The other impact of remote working relates to a concept from the Deloitte 2019 Human Capital Trends report: the rise of the social enterprise. This looks at the role an organisation plays in helping people feel they are connected to a broader community and are giving back. People are looking at their own organisations and leadership to provide this social enterprise element.

A new type of HR professional

Technology and automation is enabling HR to re-think how they organise themselves, it’s allowing them to step away from traditional, siloed set ups. The concept of superjobs, such as the workforce experience architect, this role can work across many different parts of HR, architecting the experience that people are trying to have. They're not aligned to a certain part of the business or a certain functional area of expertise. It's about focusing on the challenge rather than what HR need, and that’s the shift that’s happening at the moment.

We recently worked with a client who was looking tomove away from traditional process ownership as they recognised it wasn’t in line with the technology and delivery requirements needed. This enables HR professionals to provide a seamless end to end experience for the organisation, which is very beneficial. This is the pivot that most organisations are working towards or need to start working towards.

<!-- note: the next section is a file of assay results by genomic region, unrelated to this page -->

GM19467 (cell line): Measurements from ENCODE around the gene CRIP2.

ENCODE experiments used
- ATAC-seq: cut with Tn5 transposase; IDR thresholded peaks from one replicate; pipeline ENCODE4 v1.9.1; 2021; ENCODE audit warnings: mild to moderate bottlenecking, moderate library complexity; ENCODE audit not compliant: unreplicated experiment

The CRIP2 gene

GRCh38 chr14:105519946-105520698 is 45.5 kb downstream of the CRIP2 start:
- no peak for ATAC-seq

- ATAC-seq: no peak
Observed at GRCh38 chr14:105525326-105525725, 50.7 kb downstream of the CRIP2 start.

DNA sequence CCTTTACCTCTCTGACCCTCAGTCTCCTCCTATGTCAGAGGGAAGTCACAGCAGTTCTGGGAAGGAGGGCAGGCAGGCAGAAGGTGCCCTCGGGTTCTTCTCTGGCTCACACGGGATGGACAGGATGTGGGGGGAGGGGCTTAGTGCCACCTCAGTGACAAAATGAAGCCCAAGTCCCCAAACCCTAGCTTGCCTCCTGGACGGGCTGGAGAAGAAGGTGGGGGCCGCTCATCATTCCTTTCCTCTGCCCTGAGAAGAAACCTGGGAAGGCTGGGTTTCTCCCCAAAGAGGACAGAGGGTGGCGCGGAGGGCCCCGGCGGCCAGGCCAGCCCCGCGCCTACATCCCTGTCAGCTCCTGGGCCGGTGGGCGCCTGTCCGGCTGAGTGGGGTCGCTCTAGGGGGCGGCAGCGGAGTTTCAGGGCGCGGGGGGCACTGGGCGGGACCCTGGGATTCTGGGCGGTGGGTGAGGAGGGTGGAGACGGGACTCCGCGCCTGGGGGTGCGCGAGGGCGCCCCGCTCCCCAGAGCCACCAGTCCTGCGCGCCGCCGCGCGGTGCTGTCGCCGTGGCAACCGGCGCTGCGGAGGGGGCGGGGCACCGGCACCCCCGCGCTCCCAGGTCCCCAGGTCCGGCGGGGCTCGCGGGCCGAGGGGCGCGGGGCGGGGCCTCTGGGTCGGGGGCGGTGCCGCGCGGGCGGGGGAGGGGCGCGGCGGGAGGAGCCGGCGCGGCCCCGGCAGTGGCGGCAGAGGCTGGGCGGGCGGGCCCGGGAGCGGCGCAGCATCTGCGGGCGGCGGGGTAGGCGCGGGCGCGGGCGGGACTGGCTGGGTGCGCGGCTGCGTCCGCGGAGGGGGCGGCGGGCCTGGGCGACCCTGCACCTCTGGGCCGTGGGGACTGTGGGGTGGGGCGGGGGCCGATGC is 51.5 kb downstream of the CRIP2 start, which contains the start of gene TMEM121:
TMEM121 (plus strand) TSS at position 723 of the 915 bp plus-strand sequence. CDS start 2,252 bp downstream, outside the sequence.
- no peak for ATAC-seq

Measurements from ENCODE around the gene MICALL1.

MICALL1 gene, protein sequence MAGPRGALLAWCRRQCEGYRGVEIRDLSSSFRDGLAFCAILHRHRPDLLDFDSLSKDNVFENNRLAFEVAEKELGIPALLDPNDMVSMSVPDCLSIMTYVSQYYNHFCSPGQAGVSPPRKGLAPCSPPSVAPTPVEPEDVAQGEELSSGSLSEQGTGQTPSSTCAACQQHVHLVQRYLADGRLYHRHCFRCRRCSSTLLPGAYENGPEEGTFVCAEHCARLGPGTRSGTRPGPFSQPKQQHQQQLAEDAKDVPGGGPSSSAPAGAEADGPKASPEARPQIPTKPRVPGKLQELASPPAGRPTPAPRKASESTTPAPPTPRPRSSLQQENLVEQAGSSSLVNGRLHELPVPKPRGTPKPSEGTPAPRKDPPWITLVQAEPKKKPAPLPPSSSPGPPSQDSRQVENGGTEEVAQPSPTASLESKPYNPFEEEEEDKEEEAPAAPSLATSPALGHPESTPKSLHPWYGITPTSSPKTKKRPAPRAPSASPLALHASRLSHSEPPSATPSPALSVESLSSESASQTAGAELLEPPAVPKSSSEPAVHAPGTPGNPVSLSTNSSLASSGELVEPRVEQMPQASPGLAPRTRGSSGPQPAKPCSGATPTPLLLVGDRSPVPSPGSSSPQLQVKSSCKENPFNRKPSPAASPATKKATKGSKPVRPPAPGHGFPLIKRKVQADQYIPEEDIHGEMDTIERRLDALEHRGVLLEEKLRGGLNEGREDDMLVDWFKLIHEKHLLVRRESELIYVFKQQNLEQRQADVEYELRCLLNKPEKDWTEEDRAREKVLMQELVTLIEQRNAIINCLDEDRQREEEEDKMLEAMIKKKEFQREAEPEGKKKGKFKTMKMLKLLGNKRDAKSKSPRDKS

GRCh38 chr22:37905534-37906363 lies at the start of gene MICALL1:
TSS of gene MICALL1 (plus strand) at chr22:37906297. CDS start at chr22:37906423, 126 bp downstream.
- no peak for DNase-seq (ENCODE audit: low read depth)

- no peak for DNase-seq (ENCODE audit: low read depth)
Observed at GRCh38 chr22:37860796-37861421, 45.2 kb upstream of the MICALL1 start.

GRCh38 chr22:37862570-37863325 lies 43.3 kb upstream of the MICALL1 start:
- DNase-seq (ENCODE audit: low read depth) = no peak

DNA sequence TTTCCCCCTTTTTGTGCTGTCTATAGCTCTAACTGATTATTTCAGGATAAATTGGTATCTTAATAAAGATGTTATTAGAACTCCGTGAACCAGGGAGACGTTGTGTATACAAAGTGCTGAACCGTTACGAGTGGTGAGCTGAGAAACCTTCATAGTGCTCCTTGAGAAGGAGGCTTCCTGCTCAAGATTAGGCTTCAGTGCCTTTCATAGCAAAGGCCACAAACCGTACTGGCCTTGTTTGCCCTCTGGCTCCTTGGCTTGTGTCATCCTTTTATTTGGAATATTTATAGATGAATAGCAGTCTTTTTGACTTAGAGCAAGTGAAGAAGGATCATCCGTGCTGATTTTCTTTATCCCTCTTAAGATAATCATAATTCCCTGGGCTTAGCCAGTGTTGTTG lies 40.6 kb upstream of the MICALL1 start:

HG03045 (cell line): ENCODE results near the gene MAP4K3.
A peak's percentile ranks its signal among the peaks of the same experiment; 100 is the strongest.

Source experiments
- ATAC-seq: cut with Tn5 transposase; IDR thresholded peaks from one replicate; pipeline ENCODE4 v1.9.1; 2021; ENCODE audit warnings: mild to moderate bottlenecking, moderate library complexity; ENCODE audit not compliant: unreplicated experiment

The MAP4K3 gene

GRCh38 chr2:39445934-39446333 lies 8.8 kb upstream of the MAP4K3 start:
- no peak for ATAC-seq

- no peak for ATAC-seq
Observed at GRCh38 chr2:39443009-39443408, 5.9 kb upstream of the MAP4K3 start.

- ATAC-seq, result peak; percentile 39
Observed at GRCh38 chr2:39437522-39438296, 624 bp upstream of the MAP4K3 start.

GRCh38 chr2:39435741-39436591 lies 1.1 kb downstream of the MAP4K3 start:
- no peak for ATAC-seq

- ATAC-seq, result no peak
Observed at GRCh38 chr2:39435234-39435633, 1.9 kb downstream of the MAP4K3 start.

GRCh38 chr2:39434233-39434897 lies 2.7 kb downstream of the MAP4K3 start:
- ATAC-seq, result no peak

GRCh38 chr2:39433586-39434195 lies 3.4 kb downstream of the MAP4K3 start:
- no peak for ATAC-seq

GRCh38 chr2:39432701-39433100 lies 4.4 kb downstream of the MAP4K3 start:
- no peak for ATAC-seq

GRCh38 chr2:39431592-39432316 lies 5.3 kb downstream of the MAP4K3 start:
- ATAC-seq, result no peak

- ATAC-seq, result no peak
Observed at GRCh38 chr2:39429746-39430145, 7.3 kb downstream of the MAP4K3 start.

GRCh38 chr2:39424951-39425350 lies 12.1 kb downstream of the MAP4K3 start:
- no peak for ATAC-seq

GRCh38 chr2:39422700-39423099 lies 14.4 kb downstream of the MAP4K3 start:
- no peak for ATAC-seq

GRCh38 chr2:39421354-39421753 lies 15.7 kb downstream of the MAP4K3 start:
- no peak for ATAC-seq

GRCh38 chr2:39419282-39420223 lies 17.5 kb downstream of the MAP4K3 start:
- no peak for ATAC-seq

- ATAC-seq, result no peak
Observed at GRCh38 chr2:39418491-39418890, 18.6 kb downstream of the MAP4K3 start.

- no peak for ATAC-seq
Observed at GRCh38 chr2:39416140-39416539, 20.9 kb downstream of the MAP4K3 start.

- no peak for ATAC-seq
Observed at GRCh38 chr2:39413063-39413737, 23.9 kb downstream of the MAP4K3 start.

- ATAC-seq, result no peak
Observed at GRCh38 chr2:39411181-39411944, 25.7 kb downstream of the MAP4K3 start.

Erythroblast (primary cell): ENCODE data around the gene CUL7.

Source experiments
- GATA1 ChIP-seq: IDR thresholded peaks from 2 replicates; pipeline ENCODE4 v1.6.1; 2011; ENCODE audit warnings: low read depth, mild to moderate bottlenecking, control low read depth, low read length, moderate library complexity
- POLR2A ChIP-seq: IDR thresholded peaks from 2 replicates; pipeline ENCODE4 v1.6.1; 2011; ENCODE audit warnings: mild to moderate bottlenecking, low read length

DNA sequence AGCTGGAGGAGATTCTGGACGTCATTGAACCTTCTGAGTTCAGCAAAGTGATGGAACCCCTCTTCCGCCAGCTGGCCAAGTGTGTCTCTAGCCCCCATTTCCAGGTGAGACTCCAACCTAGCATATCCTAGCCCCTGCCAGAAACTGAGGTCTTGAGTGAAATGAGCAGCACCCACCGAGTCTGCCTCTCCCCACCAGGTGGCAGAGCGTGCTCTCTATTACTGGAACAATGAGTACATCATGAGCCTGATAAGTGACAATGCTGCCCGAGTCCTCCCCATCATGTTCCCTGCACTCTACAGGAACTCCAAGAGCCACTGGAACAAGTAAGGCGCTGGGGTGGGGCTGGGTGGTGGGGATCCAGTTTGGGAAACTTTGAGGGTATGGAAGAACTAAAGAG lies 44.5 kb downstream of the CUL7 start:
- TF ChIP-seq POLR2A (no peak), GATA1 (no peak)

So, what does all this mean for the future of HR?

What’s important is positioning HR to lead the people and purpose agenda, and coordinate some of those capabilities and talent needs across the workforce, at an enterprise level. This is where there's a role for HR in the future. This will enable a purpose driven and productivity driven HR organisation, that’s fit for the future and can continue to adapt.

Also, the current environment has really given HR the mandate to operate across the C-Suite in terms of creating a great employee experience, focussing on wellbeing and resilience, and connecting employees through collaboration platforms in a way they've never had that mandate to before. HR need to capitalise on these human elements, enabling them to flourish alongside the explosion in technology.

Finally, we've tried to move HR towards being a strategic advisor for the last 20 years. This was the intent behind creating HR business partners, but either they didn't have the capabilities needed, or the technology in back office to support wasn’t there, which would have allowed them to focus providing strategic advice to the business. I think the technology is now there, but organisations do not view HR in that strategic space a lot of the time, or there isn't the capability in business facing HR roles to enable them to truly step up. It's about bringing the outside perspectives in and starting to shift HR’s capabilities.